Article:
Music


To the Manner Born

Sometimes you think you can dance to Mouse on Mars' electronic fart-funk. But the drum'n'bass cartoons of their past few releases, particularly 1999's adorable Niun Niggung, only fleetingly cross the line between ass-inspiring rhythms and final theses at Bard College's vibeology elective. Yet you admire their spirit of kooky experimentation, as unlikely as it is to do more than influence their descendants. Andi Toma and Jan St. Werner, your very polite hosts at Irving Plaza on July 3, aren't afraid to turn the BPMs up to ludicrous levels and interrupt steady riffs with noodling. Nor are they shy about their mission to bridge the wide gap between hambone and hi-tech. You have a soft spot for goofballs like this, whom one can laugh at and laugh with. If MoM were from Seattle, and not Germany, they'd be the Presidents of the United States of America, wouldn't they? What you suspect their idiosyncratic beats need in order to be danceable is volume.

So you go to hear them with mind open and hamstrings expectantly stretched. The group has made of themselves a power trio, adding drummer-singer Dodo Nkishi to their bass, synth, and laptop lineup. MoM mostly stick to the material that has any hope of getting four on the floor: Niun Niggung's warped disco triptych—"Gogonal," "Diskdusk," and "Pinwheel Herman"—are all included. The holiday-thinned crowd, composed of those shy people a few cubicles down, spazzes out to the too-fast, too-exact tempos, with a kind of skinny-person neck-jerk motion. You briefly question the utilitarian mindset that would require them to make dancey dance music in the first place, but they're so close, why avoid it? Theirs is among the most civilized rock concerts you've ever seen, something that might be more comfortable accompanying a digital art opening. And your hamstrings have stiffened up. —James Hannaham


On the Verge of a Nervous Breakbeat

New York's pioneering 2step garage party Drive By celebrated its first birthday in style with a riverside bashment at Pier 63 and a bill headlined by top-drawer U.K. talents Zed Bias and Deekline on July 3. Both DJ-producers are identified with "breakbeat garage," the inevitable backlash against 2step's mainstream crossover, and a mutant offshoot that strips away the r&b vocals and treble gloss in favor of bass-too-dark minimalism. Deekline's sound has virtually no connection to garage, but instead mashes up hip-hop, a lickle bitta dancehall, and whole lotta hardcore. He played two tracks that are basically unofficial remixes of rave-era Prodigy classics: the Max Romeo-pilfering "Out of Space" and the Arthur Brown-sampling "Fire." His absolute boom tune was uncharacteristically housey—Nu Yorican Soul's fevered "Runaway"—and other New York allusions flew by with licks ripped from Todd Terry and Mark the 45 King. Once again, you had to marvel at the Brits' verve (and nerve) at taking U.S. originals like hip-hop and house, then exporting them back to America as exotic hybrids.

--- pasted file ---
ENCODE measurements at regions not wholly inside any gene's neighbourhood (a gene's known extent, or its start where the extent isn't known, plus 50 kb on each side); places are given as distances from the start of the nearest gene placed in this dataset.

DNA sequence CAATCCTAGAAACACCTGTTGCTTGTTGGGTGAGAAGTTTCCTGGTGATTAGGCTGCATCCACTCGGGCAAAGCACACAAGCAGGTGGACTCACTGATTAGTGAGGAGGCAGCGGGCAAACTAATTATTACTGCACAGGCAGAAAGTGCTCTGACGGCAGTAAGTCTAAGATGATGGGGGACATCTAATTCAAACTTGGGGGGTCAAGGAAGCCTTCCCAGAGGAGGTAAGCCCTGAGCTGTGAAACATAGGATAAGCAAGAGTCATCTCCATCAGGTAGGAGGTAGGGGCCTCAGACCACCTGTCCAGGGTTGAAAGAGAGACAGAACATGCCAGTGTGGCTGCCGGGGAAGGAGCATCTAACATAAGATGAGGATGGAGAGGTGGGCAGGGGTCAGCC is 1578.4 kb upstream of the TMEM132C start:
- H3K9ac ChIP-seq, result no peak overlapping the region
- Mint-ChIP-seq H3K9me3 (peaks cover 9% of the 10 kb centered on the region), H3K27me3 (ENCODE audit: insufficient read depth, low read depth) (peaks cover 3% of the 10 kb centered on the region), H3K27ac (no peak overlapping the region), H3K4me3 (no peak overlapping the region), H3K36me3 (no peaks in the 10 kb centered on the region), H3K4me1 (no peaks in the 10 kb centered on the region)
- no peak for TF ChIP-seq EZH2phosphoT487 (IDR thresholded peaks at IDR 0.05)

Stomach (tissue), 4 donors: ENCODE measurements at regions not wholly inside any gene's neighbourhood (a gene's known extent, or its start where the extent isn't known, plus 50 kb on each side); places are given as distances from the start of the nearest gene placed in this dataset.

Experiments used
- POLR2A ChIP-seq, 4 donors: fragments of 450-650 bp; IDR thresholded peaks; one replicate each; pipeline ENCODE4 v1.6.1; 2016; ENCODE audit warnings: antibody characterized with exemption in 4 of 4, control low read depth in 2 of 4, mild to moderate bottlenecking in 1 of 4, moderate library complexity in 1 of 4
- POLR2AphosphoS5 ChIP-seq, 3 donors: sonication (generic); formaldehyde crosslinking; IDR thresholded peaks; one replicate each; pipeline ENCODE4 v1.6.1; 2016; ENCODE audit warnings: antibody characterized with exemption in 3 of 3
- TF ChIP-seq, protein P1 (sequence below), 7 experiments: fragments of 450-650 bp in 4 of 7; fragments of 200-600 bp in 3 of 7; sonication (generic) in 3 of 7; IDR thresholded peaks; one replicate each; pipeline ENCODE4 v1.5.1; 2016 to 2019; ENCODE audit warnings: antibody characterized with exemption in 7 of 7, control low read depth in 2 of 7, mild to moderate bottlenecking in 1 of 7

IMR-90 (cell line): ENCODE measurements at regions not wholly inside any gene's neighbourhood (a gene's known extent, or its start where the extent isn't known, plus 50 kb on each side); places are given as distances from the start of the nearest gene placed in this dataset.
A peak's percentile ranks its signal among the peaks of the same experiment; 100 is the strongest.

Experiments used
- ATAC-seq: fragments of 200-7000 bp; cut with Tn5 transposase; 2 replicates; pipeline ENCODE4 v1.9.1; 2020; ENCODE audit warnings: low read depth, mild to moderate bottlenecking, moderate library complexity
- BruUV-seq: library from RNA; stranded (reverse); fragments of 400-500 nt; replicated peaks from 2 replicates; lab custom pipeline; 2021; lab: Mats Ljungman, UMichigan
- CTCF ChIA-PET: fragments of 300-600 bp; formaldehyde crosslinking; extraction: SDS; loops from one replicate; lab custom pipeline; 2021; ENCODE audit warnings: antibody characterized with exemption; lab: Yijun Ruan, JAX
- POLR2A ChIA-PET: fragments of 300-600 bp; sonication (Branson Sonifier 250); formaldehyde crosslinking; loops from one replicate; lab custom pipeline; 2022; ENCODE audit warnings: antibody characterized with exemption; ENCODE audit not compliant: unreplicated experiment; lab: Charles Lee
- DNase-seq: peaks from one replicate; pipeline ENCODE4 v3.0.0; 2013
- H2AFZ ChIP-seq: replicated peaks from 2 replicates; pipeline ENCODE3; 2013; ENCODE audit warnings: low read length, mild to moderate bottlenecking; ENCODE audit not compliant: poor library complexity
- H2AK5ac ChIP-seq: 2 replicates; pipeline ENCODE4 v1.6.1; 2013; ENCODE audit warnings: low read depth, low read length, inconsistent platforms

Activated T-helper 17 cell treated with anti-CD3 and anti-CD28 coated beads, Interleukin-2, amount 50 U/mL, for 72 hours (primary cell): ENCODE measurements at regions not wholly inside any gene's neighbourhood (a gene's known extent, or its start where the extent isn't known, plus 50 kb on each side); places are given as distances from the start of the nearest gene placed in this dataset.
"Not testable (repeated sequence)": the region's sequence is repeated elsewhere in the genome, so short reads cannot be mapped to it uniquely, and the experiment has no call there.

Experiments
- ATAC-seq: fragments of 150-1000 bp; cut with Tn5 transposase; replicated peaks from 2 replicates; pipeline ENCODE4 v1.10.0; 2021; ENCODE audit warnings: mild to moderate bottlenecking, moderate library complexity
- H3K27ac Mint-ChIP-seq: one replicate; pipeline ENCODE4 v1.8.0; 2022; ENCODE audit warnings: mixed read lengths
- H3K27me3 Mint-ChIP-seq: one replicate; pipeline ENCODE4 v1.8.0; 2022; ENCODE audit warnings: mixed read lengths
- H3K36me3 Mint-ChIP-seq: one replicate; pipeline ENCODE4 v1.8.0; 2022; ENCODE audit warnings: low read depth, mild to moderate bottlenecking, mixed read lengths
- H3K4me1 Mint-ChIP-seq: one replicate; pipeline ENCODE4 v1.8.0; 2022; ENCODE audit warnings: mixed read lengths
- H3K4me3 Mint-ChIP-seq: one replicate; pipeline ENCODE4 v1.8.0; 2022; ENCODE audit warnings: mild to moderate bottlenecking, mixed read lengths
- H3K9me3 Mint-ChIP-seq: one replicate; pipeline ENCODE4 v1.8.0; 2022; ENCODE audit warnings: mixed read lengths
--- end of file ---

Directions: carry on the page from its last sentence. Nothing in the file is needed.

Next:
Zed Bias's sound has more "swing," using U.K. garage's sticky snares and crisp, skippy hi-hats more often than the rigid, jackknifing electro beats favored by Deekline. Bias also has a stronger feel for the subliminal skank that is one of 2step's secret rhythmic ingredients: Tonight he dropped a great version of Tenor Saw's "Ring the Alarm" and climaxed with "Neighbourhood," his own dancehall-infused soundboy killer. "Neighbourhood," I've found, is the one tune that infallibly sways skeptics who profess to hate this music (usually based on hearing one Artful Dodger song). In this respect, Zed Bias is the Photek of 2step. Just as Photek drew people into drum'n'bass through his techno edge, five years on Bias seduces nonbelievers with the jungalistic feel of his 2step: growling sub-bass and mash-up beats, corseted within garage's plush elegance.

What a difference a year makes: With its crammed dancefloor and amazingly euphoric atmosphere, Drive By left one convinced that New York's 2step scene, after false starts and prematurely announced demises, is finally set to EXPLODE. The city now boasts several U.K.-level DJs (two of whom, Dinesh and Greg Poole, also played tonight) and a fervent core audience who really feel the music. Indeed I'd actually say the New York scene is better than its London prototype, which is increasingly blighted by moody attitude, gangsta bizness, and violence. In the London underground there's always been this weird mismatch between the music's effervescent joy and the crowd's screwface sourness. But New York has "corrected" that discrepancy. There's never been a better time to join the party. —Simon Reynolds

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